Online lecture: ‘The Saint Bartholomew’s Day Massacres 450 Years On’ by Professor Penny Roberts, The Twelfth Douglas Johnson Memorial Lecture in French History, 17 January 2022, 6pm (GMT)

The Society for the Study of French History (SSFH) and The Association for the Study of Modern and Contemporary France (ASMCF) presents the twelfth annual Douglas Johnson Memorial Lecture in French History. Professor Penny Roberts (University of Warwick) will give a paper entitled ‘The Saint Bartholomew’s Day Massacres 450 years on’.

Professor Roberts is Vice-Provost and Chair of the Faculty of Arts at the University of Warwick and the President of the Society for the Study of French History. Her talk will be held online, due to the current situation around the COVID-19 pandemic.

Professor Roberts has provided the following summary of her talk:

“Michelet famously stated that the Massacre of St Bartholomew was ‘not a day, it was a season’. The historiographical debate about the massacre has proved intense, particularly around where responsibility lay for its instigation, with the crown or with the Guise or even an international Catholic conspiracy. Yet a consensus has also been reached: that the royal intention was to eliminate the Huguenot leadership, who were believed to be conspiring against the crown, not to prompt a general massacre. Nevertheless, in the confusion, local officials and militias made up their own minds how to proceed in Paris and beyond. More recently, through the work of Jérémie Foa, attention has turned to the victims and the perpetrators. In addition, the repercussions of the massacres, the impact in different countries and towns, is to be the focus of a forthcoming volume in French History. My own contribution will return me to the town of Troyes, on which I did my doctorate, to explore its massacre more closely in light of this recent shift in historical interest.”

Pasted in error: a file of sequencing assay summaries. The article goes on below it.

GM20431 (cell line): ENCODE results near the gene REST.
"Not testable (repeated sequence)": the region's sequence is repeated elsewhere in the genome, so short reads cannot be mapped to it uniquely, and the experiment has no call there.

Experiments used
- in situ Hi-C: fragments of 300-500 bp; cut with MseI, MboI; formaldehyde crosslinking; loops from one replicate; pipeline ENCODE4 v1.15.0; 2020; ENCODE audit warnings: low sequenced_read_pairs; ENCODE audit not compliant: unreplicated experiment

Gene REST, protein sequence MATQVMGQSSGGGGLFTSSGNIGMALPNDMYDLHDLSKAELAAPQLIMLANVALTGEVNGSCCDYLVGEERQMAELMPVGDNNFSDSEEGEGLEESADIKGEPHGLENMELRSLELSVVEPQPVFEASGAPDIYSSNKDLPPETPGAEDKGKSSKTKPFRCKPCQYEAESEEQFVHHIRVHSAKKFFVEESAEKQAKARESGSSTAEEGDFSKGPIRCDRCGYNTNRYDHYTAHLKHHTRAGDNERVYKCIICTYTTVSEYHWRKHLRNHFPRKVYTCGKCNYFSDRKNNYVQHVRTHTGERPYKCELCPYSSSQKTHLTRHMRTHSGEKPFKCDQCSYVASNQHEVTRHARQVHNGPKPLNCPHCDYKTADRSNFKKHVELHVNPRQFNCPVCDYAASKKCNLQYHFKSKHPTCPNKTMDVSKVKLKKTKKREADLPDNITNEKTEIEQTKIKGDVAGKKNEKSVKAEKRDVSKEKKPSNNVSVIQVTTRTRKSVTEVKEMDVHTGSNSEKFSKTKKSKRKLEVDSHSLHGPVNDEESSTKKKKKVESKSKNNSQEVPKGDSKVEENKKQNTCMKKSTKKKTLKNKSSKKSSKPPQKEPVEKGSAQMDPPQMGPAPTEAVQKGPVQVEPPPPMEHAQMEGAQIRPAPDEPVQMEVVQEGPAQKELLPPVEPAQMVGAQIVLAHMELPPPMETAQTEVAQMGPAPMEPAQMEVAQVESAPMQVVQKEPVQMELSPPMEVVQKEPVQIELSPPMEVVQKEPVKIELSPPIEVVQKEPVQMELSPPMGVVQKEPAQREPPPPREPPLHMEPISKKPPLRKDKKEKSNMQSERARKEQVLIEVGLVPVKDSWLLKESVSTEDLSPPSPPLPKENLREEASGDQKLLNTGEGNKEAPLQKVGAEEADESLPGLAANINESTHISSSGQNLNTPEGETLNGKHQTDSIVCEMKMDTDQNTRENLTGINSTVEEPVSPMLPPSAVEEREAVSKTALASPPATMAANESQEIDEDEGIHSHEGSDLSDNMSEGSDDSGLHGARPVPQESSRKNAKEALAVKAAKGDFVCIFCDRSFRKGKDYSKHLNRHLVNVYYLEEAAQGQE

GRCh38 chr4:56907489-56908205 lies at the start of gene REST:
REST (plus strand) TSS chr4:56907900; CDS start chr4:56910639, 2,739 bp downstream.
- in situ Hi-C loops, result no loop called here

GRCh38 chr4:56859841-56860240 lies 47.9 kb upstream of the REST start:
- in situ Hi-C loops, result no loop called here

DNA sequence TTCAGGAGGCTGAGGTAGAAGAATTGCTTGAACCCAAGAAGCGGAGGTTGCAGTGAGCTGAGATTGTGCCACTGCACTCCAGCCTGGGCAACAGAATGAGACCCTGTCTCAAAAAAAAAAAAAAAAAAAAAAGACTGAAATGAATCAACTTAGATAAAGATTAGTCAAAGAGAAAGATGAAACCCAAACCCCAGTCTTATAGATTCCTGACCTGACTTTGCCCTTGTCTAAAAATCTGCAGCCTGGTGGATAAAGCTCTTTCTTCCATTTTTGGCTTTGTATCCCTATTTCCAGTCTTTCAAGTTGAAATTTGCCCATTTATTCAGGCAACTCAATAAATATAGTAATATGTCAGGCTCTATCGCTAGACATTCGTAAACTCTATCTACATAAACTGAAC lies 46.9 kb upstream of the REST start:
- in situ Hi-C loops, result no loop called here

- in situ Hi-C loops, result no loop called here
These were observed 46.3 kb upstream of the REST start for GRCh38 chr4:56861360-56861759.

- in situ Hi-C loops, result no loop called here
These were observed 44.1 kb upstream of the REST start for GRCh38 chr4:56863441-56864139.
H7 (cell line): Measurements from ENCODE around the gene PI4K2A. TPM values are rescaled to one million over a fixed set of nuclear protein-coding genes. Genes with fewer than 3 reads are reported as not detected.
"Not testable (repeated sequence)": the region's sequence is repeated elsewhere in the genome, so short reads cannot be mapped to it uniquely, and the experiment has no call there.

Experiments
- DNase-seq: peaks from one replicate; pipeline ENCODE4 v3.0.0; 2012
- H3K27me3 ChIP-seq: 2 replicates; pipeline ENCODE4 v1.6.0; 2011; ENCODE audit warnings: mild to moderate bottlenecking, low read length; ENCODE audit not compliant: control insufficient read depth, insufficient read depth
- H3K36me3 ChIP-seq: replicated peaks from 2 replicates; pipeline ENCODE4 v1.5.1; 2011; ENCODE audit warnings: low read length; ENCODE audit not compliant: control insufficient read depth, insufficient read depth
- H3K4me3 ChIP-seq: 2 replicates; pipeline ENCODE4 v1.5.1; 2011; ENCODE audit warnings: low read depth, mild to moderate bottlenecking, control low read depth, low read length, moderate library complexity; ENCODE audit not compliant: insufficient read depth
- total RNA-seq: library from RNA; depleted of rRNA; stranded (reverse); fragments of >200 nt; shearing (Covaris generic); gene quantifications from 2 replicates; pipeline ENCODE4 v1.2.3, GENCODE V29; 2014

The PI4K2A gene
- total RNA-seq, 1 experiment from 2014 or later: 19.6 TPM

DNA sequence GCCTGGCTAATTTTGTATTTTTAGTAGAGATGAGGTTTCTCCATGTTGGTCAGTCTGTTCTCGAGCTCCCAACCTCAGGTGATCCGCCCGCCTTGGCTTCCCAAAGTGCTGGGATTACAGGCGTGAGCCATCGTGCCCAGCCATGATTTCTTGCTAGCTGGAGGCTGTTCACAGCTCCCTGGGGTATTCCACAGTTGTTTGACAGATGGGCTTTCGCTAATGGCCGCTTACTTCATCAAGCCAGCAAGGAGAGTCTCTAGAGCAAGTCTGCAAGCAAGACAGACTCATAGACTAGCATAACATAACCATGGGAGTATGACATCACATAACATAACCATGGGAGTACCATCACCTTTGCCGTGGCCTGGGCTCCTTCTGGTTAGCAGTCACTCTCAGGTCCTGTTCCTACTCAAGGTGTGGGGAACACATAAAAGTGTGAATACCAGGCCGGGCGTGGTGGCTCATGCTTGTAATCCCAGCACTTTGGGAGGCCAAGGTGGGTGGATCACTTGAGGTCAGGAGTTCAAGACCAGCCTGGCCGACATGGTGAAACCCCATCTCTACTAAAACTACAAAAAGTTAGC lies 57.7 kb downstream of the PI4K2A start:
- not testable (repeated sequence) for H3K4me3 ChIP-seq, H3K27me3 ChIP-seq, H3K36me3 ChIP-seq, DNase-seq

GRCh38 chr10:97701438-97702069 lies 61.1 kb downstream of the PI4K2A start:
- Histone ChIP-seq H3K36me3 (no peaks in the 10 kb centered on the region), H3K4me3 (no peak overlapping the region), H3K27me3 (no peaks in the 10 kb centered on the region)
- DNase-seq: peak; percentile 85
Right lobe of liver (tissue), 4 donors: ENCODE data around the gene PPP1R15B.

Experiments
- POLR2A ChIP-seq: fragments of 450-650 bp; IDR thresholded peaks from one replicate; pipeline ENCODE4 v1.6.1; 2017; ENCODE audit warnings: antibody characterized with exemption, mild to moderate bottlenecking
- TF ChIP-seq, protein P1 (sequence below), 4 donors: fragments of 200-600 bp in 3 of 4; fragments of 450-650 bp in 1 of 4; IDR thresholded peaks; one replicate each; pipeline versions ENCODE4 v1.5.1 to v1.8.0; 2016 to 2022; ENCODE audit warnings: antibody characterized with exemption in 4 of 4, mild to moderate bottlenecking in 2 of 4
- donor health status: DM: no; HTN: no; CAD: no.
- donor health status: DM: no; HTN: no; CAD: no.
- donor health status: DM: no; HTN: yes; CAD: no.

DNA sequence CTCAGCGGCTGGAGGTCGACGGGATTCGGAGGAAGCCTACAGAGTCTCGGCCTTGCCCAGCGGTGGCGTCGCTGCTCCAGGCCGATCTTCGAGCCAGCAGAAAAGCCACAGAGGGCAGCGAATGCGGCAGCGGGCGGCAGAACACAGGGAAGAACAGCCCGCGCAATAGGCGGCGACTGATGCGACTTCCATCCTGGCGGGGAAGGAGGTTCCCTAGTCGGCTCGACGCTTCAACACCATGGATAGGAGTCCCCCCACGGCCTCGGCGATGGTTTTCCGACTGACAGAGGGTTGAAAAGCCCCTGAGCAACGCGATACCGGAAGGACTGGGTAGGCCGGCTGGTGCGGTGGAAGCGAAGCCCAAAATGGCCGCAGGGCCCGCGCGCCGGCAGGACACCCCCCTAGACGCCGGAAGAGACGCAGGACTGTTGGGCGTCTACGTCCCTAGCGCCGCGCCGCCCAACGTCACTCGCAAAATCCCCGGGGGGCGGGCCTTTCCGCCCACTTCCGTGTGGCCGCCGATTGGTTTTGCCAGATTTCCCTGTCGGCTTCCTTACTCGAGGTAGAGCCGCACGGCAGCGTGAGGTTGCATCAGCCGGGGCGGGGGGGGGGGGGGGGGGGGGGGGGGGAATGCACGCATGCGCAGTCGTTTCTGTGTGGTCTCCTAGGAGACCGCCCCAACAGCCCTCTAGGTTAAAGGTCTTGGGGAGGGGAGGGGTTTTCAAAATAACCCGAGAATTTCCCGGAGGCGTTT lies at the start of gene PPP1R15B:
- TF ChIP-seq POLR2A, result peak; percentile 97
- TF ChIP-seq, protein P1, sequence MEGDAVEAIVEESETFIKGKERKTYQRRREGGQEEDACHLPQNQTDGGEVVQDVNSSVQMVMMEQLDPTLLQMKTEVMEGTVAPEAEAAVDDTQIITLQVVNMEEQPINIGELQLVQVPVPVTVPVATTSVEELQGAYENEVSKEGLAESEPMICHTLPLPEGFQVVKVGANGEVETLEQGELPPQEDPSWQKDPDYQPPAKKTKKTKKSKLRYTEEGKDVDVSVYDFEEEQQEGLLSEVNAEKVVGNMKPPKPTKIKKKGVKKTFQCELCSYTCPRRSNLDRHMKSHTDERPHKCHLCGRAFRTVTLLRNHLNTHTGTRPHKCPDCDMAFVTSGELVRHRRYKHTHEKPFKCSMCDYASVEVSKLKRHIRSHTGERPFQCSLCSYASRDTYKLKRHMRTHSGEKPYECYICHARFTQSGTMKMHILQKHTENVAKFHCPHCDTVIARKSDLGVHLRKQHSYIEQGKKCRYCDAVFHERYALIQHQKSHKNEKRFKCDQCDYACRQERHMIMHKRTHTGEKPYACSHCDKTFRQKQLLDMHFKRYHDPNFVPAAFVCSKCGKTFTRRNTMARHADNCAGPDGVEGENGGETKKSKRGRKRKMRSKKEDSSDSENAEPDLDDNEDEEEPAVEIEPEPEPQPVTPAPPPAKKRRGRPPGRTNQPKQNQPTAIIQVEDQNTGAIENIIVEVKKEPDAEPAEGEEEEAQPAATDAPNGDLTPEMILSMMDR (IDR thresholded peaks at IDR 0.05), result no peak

The talk will take place on 17 January 2022, starting at 6pm (GMT). Registration is essential, though attendance is free. Please reserve your place in advance by signing up through Eventbrite here.

Published by Dr Julia Faiers

Julia Faiers has recently been awarded her PhD from the University of St Andrews. She wrote her thesis on the art patronage of Louis d’Amboise, bishop of Albi from 1474 to 1503, under the supervision of Professor Kathryn Rudy. Julia gained a First Class Honours degree in art history at the University of St Andrews (1995). She took a year off to learn German in Berlin, and then won a British Academy Award to study for her MA in German Expressionism at The Courtauld under the supervision of Dr Shulamith Behr (1997). Julia spent almost twenty years working as a journalist before returning to academia in 2016.

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